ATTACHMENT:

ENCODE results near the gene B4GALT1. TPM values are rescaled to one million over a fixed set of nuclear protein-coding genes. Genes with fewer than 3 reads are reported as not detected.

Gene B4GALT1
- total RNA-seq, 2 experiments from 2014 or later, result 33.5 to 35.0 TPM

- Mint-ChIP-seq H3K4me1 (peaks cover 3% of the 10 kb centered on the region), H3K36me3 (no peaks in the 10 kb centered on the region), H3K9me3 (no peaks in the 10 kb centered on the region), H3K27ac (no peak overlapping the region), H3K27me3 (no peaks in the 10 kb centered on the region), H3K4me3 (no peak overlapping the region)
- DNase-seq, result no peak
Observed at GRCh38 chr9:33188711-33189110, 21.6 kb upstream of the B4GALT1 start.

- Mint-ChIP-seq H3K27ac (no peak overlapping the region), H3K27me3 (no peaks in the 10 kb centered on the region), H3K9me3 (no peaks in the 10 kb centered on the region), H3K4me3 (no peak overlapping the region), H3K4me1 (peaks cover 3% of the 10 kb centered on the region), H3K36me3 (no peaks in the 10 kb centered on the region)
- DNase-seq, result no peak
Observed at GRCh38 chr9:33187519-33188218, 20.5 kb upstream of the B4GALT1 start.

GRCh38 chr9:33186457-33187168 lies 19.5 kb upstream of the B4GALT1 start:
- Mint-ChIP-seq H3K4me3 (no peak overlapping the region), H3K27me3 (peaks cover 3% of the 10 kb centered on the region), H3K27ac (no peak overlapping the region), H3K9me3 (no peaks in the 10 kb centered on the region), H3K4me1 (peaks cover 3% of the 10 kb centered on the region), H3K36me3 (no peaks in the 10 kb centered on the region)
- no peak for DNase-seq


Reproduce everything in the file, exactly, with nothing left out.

ENCODE results near the gene B4GALT1. TPM values are rescaled to one million over a fixed set of nuclear protein-coding genes. Genes with fewer than 3 reads are reported as not detected.

Gene B4GALT1
- total RNA-seq, 2 experiments from 2014 or later, result 33.5 to 35.0 TPM

- Mint-ChIP-seq H3K4me1 (peaks cover 3% of the 10 kb centered on the region), H3K36me3 (no peaks in the 10 kb centered on the region), H3K9me3 (no peaks in the 10 kb centered on the region), H3K27ac (no peak overlapping the region), H3K27me3 (no peaks in the 10 kb centered on the region), H3K4me3 (no peak overlapping the region)
- DNase-seq, result no peak
Observed at GRCh38 chr9:33188711-33189110, 21.6 kb upstream of the B4GALT1 start.

- Mint-ChIP-seq H3K27ac (no peak overlapping the region), H3K27me3 (no peaks in the 10 kb centered on the region), H3K9me3 (no peaks in the 10 kb centered on the region), H3K4me3 (no peak overlapping the region), H3K4me1 (peaks cover 3% of the 10 kb centered on the region), H3K36me3 (no peaks in the 10 kb centered on the region)
- DNase-seq, result no peak
Observed at GRCh38 chr9:33187519-33188218, 20.5 kb upstream of the B4GALT1 start.

GRCh38 chr9:33186457-33187168 lies 19.5 kb upstream of the B4GALT1 start:
- Mint-ChIP-seq H3K4me3 (no peak overlapping the region), H3K27me3 (peaks cover 3% of the 10 kb centered on the region), H3K27ac (no peak overlapping the region), H3K9me3 (no peaks in the 10 kb centered on the region), H3K4me1 (peaks cover 3% of the 10 kb centered on the region), H3K36me3 (no peaks in the 10 kb centered on the region)
- no peak for DNase-seq